For the upgrade market, Canon produces the CXDI-22 retrofit digital sensor and the CXDI-40G, which accelerates image processing by providing a stationary grid and removing grid lines. The CXDI-50G can be deployed in existing rooms for cross-lateral or extremity work. Canon also has relationships with licensed equipment refurbishers in Florida, Louisiana, California, and Texas to handle upgrades, Allen said.

The most successful companies in the upgrade market have made this segment their primary focus. InfiMed, for example, is a retrofit company that does not sell full DR rooms, tables, or chest stands, concentrating instead on replacing imaging chains on installed systems. Its digital bucky slides into the bucky tray that normally houses the film cassette in the table or chest stand and connects with StingRay, which works with an amorphous silicon flat-panel detector built by components supplier Trixell (see accompanying story, page 1).

"Because we don't make the sensor, we can focus on the user interface and workflow, the presentation of images to the clinician, and the movement of the data to printers," said Brian Fleming, InfiMed president.

Among StingRay's features are Automatic Image Optimization, which optimizes image density and contrast and customizes images to meet site-specific preferences, and customizable magnification factors that can be sized to match table and bucky analog films. Because of its ability to deliver full, 9-megapixel images in eight seconds or less, StingRay allows immediate quality control and review, enhancing productivity. StingRay's multiple printing formats allow users to choose between one- or two-on-one horizontal or vertical printing formats, define individual printing needs, and reduce the number of films printed as well as the costs associated with printing, according to the company.

Varian Medical Systems of Palo Alto, CA, competes with Trixell in the supply of flat-panel detectors, marketing amorphous silicon flat-panel detectors to OEMs or system integrators, which add a computer image processing workstation, an x-ray generator, and other parts of a DR system retrofit. It is part of a consortium that owns dpiX, a Palo Alto subsidiary of Xerox that manufactures amorphous silicon thin-film transistor arrays for the flat panel.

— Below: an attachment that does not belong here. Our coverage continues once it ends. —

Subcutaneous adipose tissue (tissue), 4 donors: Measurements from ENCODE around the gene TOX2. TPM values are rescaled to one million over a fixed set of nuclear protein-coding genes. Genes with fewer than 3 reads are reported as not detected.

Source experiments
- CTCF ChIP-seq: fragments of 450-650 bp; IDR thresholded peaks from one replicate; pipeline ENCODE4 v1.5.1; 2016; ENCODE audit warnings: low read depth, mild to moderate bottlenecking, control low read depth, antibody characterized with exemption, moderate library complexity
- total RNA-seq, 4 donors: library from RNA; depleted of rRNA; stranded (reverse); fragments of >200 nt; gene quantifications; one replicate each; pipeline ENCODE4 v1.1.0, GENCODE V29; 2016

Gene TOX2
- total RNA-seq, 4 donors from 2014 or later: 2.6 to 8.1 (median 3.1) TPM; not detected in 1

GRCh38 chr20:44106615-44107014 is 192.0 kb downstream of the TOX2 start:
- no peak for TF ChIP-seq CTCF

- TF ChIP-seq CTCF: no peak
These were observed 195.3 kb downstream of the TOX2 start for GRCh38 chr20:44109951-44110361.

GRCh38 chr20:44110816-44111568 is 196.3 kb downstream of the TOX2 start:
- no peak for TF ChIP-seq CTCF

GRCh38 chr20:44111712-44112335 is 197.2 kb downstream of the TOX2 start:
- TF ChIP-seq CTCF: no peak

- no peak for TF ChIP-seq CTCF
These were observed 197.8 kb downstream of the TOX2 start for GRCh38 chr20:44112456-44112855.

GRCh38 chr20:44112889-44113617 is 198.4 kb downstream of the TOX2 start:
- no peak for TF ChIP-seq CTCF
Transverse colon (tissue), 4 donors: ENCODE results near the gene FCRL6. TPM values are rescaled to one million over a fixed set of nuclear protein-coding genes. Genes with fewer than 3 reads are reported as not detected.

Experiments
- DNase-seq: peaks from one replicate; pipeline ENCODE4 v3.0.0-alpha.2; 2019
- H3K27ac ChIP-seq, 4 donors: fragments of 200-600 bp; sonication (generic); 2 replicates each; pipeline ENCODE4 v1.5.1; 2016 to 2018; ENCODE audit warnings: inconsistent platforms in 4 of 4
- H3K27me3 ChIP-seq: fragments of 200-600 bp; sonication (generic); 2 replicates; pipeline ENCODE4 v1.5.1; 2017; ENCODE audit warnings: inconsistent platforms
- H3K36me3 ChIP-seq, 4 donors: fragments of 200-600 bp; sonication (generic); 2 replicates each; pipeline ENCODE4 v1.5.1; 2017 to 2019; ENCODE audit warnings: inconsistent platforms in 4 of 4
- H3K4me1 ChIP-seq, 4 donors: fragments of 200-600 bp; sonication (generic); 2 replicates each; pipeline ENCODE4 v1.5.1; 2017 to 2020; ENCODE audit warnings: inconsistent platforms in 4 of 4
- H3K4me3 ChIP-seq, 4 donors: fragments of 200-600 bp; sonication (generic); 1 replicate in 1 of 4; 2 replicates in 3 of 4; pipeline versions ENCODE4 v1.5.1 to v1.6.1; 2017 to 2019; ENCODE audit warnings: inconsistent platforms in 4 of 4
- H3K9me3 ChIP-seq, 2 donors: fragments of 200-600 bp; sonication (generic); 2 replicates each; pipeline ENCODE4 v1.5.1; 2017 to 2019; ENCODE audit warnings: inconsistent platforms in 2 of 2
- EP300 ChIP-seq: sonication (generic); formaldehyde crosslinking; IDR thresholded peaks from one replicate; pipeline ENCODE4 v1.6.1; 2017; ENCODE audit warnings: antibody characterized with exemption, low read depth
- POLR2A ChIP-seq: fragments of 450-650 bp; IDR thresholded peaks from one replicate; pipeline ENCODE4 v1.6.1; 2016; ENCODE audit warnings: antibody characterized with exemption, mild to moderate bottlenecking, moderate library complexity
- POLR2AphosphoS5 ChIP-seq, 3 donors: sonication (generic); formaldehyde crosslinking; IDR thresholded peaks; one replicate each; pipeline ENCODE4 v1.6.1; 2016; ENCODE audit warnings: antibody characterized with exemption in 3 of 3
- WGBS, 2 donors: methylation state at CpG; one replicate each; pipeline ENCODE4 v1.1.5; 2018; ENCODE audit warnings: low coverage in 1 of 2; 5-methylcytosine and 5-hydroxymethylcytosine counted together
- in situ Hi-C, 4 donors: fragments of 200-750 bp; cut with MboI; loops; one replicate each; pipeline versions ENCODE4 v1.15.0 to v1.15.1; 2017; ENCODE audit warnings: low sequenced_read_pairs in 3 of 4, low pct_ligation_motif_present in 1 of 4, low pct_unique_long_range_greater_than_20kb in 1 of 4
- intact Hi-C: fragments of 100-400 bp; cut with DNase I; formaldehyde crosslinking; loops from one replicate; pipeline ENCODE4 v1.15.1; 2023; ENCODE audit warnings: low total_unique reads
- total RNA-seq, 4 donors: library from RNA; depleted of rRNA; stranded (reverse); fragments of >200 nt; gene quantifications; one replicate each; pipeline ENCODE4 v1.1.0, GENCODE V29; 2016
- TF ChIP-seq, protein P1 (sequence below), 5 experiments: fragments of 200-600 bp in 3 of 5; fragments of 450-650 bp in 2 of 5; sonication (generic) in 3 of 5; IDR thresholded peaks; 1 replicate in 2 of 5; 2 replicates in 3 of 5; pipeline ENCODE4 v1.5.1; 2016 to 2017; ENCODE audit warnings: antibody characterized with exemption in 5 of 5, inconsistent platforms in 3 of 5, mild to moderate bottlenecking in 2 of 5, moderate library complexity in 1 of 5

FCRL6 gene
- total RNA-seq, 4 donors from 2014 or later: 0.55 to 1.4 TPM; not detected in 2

Still, no matter how a company approaches DR retrofits, upgrades won't begin to soar until DR itself takes off. Although the first radiographic flat panels were introduced some eight to 10 years ago, market penetration is only 1% to 2%, said Chuck Blouir, marketing manager of flat panels for Varian.

While most DR companies are doubling the number of units they ship every year, the numbers remain quite small, Culley said. Worldwide, only about 1000 DR systems are sold annually. That will not likely change until the price of DR products comes down, according to Fleming.

"Growth will be steady, but we won't hit the meat of the market until we see the cost of the systems cut in half, and that's mainly related to sensors," he said.

New conversion materials may eventually lower the cost of DR panels enough to make the technology popular, but developers are struggling with technical challenges. One involves efficiently and effectively coating the glass panel with the component material needed to translate x-rays into electrical signals. Increasing the number of plates manufactured would also drive down costs, but doing so depends on a rise in sales, which-again-are being hamstrung by high prices.

"It's been tough to convince people that DR is the future," Allen said. "More and more, hospitals are realizing this is the road they want to take. But while DR is gaining acceptance, it comes with a high price tag, which won't go away overnight."